Thursday, July 17, 2008

MALAYSIAN CINEMA—Susuk (2008)

My repeated reliance on Hou Hsiao-hsien's Rouge seminar address "In Search of New Genres and Directions for Asian Cinema" belies not so much laziness on my part as the fact that Hsiao-hsien's suggestion of the potential values (and pitfalls) of using "local elements … firmly rooted in local culture"—specifically when creating horror genre films—remains not only salient advice for East Asian and Southeast Asian filmmakers but a great handle for understanding genre films emerging from these foreign territories. If said genre films can draw upon the culturally-specific wealth of their respective countries in combination with an expression of national anxieties, then you have the makings of an authentic piece of horror genre that might meet an effective U.S. reception.

This is the precarious challenge successfully endeavored by Malaysian filmmaker Amir Muhammad with his long-awaited "horror musical" Susuk (co-directed with Naeim Ghalili, from an original story by Rajesh Nair). As far as I'm concerned, any film coming from the acerbic articulate vision of Amir Muhammad is a cause for celebration and I am flattered beyond belief that Amir forwarded a copy of Susuk for my review. Amir remains one of my favorite filmmakers—let alone personalities—since we met some years back at the San Francisco International Film Festival. His wit is as sharp as a keris. With Amir, truth definitely is often said in jest. When we first spoke about Susuk and why he elected to take on the horror genre, he asserted: "It wasn't my idea to do a horror film. I was approached by the production company. 'I've never been so insulted in my life!' I said. But actually, I have: all my other movies had been 'festival favorites', which is a euphemism for 'flop.' So I figured on laughing to the bank for a change. Susuk is a practice in Indonesia and Malaysia. Since it's unIslamic, of course it's taboo. No other local film had been made on it. So it fit well with my motto: It's not important to be the best, but it's important to be the first."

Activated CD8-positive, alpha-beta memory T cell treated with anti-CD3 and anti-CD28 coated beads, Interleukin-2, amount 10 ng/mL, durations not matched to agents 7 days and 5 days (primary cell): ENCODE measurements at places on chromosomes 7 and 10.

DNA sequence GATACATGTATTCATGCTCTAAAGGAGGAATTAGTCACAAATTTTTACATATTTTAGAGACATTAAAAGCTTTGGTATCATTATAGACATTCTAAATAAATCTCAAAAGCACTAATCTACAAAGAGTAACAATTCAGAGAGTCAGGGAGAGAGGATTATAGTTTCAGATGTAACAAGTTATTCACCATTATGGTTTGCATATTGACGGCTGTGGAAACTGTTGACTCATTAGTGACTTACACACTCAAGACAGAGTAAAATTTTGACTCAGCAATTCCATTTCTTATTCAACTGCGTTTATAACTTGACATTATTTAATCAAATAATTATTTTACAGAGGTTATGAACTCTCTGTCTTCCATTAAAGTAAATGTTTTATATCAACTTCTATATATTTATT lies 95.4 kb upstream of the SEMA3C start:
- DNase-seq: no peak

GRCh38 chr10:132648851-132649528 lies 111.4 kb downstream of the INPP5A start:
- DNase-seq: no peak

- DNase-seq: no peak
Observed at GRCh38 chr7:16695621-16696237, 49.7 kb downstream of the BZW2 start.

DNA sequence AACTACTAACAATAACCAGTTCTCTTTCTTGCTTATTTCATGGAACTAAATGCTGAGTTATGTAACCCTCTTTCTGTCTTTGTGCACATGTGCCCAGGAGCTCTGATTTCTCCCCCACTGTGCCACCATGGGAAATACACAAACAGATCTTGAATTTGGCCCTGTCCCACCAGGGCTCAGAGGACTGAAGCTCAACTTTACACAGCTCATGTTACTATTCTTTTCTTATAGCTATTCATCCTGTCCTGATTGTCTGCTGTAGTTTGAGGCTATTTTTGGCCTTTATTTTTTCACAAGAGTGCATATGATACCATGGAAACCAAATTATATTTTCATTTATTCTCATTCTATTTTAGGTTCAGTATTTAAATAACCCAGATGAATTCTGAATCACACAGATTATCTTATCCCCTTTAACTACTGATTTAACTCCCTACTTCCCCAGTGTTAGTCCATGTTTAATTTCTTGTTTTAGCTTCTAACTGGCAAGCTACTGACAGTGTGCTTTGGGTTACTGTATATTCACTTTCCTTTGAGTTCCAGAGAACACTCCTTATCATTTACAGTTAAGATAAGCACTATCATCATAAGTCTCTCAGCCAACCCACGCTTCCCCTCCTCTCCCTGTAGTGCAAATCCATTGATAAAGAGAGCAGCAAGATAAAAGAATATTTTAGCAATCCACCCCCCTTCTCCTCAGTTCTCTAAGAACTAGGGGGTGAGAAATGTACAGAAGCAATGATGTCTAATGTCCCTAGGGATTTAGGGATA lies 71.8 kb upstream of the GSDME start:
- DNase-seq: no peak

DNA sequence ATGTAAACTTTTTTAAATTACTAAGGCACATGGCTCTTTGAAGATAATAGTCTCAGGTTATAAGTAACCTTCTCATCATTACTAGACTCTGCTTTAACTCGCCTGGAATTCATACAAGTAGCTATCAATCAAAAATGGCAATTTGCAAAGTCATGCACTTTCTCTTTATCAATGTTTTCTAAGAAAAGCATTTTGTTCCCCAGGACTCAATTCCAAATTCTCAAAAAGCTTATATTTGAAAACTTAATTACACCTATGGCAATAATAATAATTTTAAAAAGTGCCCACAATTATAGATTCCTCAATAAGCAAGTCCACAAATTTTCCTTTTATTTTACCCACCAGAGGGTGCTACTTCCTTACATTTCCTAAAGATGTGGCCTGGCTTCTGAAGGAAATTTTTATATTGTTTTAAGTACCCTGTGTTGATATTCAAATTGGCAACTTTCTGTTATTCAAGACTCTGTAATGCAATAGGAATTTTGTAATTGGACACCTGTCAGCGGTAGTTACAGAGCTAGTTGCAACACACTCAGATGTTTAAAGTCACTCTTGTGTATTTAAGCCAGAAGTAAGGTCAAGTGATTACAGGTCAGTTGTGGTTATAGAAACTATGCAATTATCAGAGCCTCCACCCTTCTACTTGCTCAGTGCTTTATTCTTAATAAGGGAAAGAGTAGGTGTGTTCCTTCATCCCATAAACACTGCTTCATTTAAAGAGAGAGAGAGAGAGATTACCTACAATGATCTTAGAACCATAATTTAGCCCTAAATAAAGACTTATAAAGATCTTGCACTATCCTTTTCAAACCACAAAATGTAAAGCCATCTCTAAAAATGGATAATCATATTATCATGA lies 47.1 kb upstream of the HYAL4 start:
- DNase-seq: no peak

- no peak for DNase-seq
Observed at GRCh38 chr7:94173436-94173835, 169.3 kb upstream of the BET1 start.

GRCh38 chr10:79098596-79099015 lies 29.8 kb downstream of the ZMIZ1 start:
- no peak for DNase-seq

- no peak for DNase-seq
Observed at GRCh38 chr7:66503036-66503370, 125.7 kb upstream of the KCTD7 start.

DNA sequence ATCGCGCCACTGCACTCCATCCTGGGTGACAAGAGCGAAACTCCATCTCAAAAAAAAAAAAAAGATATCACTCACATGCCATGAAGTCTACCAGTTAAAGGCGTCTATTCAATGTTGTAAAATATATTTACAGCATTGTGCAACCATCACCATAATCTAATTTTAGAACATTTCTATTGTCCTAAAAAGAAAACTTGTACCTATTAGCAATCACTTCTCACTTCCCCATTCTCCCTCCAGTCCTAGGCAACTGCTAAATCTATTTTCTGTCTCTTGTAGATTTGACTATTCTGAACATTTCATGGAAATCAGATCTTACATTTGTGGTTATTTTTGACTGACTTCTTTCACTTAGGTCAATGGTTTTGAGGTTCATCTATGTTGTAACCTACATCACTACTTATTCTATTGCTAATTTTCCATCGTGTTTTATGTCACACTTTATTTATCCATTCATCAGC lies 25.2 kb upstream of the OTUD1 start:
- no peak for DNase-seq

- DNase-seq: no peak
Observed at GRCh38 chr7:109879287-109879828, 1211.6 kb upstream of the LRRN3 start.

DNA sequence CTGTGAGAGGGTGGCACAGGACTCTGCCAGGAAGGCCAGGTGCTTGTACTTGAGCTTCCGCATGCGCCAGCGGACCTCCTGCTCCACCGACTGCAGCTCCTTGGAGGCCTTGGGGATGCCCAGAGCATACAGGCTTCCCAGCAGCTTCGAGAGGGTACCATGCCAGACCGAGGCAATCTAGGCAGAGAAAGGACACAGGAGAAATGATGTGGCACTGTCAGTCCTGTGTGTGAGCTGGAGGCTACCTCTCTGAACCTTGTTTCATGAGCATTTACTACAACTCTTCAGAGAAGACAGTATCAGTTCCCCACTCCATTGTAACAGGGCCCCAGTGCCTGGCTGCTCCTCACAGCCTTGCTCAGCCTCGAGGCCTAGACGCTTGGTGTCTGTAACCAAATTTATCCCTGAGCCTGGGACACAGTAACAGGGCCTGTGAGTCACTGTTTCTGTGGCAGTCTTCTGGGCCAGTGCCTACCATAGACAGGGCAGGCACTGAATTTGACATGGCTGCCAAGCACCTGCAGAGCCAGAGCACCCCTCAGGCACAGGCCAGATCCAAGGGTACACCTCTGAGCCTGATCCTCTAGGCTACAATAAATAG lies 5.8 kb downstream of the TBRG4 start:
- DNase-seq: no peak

At the film's official website, susuk is given two definitions. First, as a "form; shape; frame" and, secondly, as "the forbidden practice of inserting and embedding foreign objects such as gold, silver, and diamonds under a person's skin in order to increase the person's allure." The wearer is warned that they will have to respect a few taboos for this magical spell to work—you can't cross water for example (making bridges sites of liminal horror)—failing which, the consequences will be dire. "There is also a dangerous variant called susuk keramat which most likely is no longer practiced today."

The site likewise provides the following synopsis: "Beauty has a price. Soraya (Diana Rafar) is a young trainee nurse who is starting to feel disaffected by her life. A chance introduction to the world of glamour piques her earlier ambition to be a star. She does not succeed at first, but she is told that the forbidden practice of susuk can help. She has to make a choice whether to stay the way she is, or cross the line.... Meanwhile, Suzana (Ida Nerina) is a prominent diva with an air of mystery. She has long been a practitioner of the black arts due to her use of the extreme susuk keramat. Every time she violates a taboo, a human life is required. We follow the eventful lives of these two women until we get to the true secret of this dreaded charm."